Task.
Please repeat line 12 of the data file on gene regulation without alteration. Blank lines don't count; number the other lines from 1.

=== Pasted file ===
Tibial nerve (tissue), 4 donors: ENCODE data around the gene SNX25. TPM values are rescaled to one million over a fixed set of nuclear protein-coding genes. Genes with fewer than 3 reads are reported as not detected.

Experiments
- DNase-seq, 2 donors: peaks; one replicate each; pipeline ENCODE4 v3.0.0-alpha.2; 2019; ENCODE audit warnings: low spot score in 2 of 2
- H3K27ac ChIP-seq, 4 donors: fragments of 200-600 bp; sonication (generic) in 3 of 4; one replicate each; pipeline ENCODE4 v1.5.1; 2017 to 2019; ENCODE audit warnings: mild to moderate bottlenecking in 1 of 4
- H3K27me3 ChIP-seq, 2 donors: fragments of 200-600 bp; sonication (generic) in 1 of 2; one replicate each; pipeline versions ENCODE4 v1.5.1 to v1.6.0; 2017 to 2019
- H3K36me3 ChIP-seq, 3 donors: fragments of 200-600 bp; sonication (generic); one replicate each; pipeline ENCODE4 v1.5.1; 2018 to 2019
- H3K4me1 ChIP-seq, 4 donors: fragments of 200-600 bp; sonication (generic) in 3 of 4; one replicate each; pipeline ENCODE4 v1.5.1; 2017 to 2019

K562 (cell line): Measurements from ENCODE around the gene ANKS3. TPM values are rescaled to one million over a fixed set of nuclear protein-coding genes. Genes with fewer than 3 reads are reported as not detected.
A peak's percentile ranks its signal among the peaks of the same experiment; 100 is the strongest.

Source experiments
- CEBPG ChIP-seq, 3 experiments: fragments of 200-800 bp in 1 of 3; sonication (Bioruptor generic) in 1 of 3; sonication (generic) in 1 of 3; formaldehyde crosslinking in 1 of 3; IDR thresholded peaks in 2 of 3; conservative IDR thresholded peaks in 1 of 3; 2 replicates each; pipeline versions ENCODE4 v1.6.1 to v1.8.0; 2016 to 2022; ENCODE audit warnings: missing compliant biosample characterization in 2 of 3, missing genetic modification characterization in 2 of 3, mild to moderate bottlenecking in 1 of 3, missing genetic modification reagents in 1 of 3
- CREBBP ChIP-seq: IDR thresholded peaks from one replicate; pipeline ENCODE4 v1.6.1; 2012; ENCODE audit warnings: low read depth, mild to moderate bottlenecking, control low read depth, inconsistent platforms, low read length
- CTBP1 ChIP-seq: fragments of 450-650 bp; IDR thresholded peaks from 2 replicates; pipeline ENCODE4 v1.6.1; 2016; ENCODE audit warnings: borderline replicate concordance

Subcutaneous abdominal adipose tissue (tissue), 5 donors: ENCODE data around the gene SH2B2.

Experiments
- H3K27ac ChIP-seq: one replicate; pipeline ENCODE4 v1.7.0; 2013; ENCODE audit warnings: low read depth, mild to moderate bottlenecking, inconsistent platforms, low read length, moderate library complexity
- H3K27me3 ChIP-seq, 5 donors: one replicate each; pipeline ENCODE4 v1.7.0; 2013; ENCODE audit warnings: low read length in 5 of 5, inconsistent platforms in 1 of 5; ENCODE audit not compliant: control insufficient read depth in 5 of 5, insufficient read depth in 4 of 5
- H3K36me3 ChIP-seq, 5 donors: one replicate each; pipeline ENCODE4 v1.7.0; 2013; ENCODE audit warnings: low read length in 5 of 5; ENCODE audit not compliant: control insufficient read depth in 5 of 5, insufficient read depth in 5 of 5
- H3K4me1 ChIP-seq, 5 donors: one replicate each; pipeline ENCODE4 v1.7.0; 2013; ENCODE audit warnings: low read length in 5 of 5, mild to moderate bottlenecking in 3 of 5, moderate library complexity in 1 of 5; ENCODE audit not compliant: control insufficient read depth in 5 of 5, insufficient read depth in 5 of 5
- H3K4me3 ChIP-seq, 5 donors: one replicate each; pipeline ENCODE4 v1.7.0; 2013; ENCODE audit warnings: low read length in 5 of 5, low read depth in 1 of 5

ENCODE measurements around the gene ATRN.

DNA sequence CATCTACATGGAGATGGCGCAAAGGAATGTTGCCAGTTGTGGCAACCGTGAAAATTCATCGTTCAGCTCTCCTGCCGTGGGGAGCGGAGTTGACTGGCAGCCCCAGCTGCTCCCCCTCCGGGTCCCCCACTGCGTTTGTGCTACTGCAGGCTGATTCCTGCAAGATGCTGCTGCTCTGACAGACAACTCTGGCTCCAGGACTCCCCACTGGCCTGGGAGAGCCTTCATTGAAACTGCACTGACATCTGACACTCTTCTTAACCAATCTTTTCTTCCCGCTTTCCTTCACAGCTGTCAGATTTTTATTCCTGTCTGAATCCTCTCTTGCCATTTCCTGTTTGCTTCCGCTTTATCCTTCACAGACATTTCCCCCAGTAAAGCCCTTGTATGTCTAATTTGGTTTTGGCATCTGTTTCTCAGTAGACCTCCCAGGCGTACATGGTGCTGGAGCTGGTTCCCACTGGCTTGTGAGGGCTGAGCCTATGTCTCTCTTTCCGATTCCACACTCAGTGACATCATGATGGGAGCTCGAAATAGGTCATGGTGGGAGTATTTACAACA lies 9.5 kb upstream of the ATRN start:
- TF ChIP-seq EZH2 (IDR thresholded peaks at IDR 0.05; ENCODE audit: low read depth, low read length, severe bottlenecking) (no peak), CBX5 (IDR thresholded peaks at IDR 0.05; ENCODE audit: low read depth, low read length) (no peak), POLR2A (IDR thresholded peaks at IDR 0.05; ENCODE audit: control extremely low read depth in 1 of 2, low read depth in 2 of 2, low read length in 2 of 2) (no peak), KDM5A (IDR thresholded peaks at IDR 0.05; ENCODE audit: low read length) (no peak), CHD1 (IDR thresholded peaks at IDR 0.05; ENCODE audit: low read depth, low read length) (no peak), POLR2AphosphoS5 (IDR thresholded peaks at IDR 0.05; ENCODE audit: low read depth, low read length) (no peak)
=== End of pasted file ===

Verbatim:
- CREBBP ChIP-seq: IDR thresholded peaks from one replicate; pipeline ENCODE4 v1.6.1; 2012; ENCODE audit warnings: low read depth, mild to moderate bottlenecking, control low read depth, inconsistent platforms, low read length